Should I Consolidate My Debt? What You Need to Know

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Debt can be a very powerful tool you can use to invest in your future — whether that's through education, assets, or even business ventures. Unfortunately, the amount you owe on your various debts can quickly grow out of control if you don’t closely manage your accounts. If you find yourself paying several different credit cards or loans each month, you may consider using a loan calculator to guide your debt pay down or debt consolidation as a strategy to pay off your debt.

While going into debt can sometimes be necessary, relieving yourself of debt that has a become burden can can also sometimes help to improve your finances overall. When you consolidate something like your credit card debt and your student loans, you enable yourself to pay off all your debts sooner. And because interest adds up, paying over a shorter period time can lower the overall amount you pay. In addition, having less debt means your credit score may increase.

So whether you’re interested in credit card debt consolidation, or simply want to make a single payment each month, we’ll get into how to determine if consolidating your debt is right for you and the steps you’ll need to take to do so below.

What Is Debt Consolidation?


When you consolidate debt, you’re essentially lumping everything you owe to various entities into a new loan. Usually after you have consolidated your debt you’ll only be making one payment every month at a lower interest rate than before. Debt consolidation is a way to re-organize multiple bills and move the debt owed from a high interest credit card to a lower interest rate loan. Debt consolidation may also be useful when you want to reduce the amount of time spent paying a loan or if you feel that your monthly payments are currently too high.

The main way to consolidate debt is through taking out a low interest rate loan through a lending institution, and using that loan to pay off most or all of your high interest debt. Often if the amount owed is large enough you will need to offer some form of collateral to qualify for the loan, like a house or car. The general rule of thumb for whether you should consolidate your debt, is if your debt does not exceed 50 percent of your yearly income. Debt consolidation will not be as effective if your debt exceeds half your income, and you may want to consider debt relief instead. However it is a good idea to talk with a credible financial advisor to determine the best strategy for you.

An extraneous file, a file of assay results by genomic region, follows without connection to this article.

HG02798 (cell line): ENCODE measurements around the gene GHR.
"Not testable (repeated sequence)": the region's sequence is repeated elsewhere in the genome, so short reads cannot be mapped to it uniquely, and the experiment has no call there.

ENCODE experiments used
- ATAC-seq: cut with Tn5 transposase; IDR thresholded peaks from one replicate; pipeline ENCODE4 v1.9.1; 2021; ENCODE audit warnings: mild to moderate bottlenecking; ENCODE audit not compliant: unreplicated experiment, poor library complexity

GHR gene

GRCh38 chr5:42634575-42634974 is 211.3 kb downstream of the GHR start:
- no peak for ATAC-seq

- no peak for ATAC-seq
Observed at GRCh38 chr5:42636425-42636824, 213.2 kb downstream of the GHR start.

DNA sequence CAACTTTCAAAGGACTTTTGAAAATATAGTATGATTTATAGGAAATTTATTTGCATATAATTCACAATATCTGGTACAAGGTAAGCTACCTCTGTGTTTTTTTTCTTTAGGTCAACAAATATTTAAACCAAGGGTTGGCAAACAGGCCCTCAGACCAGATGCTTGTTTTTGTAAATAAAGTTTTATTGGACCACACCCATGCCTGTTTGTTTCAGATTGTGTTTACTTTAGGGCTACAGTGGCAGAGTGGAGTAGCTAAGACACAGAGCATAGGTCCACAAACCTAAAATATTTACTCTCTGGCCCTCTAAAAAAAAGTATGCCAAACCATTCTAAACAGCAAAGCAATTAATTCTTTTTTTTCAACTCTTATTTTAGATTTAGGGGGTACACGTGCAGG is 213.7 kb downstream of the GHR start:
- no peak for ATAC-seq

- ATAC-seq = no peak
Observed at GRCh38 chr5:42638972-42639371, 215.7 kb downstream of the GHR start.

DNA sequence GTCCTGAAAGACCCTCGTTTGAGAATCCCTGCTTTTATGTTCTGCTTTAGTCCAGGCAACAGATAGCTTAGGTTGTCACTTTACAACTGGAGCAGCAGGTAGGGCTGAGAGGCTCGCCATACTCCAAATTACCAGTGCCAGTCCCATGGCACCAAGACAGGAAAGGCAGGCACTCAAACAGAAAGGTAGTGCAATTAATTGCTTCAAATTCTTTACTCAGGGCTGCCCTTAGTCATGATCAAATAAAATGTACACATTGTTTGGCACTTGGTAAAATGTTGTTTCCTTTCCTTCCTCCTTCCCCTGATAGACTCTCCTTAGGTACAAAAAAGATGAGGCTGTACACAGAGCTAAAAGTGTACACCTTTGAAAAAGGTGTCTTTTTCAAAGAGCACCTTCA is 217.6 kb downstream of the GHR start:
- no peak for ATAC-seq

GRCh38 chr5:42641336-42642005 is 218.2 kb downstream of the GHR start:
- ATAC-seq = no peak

Aside from reducing the total amount you will pay, debt consolidation could also help your credit score in some cases. One of the things that your score is based on is debt utilization ratio, or the amount you owe out of your available credit. Most advice says that a utilization ratio below 30 percent is ideal for keeping your credit score healthy.

3 Things to Consider Before Consolidating Your Debt


Of course, debt consolidation can take many forms, and you should carefully consider all options and resources available to you before committing to a consolidation plan. Sometimes a better option for dealing with your debt is working with a financial advisor on a debt management plan or settling your credit card debt. Here are some things you should think about before committing to a debt consolidation plan:

1. Look Into All Your Options

Consolidating debt may work better if you have a good credit score or collateral to offer. If you have neither of these, you can consider exploring other strategies to see if there's one that makes sense for you. A simple tip that can help to improve your financial standing is making a budget of your expenses each month to figure out if you can afford to be paying more monthly. Some recommend paying off the debt that you owe the least on in order to be free of the interest on that amount as quickly as possible. You can also work with a credit counselor who can negotiate on your behalf for a debt management plan that works for you. There are many different options depending on your situation, so be sure to do your research.

2. Check the Math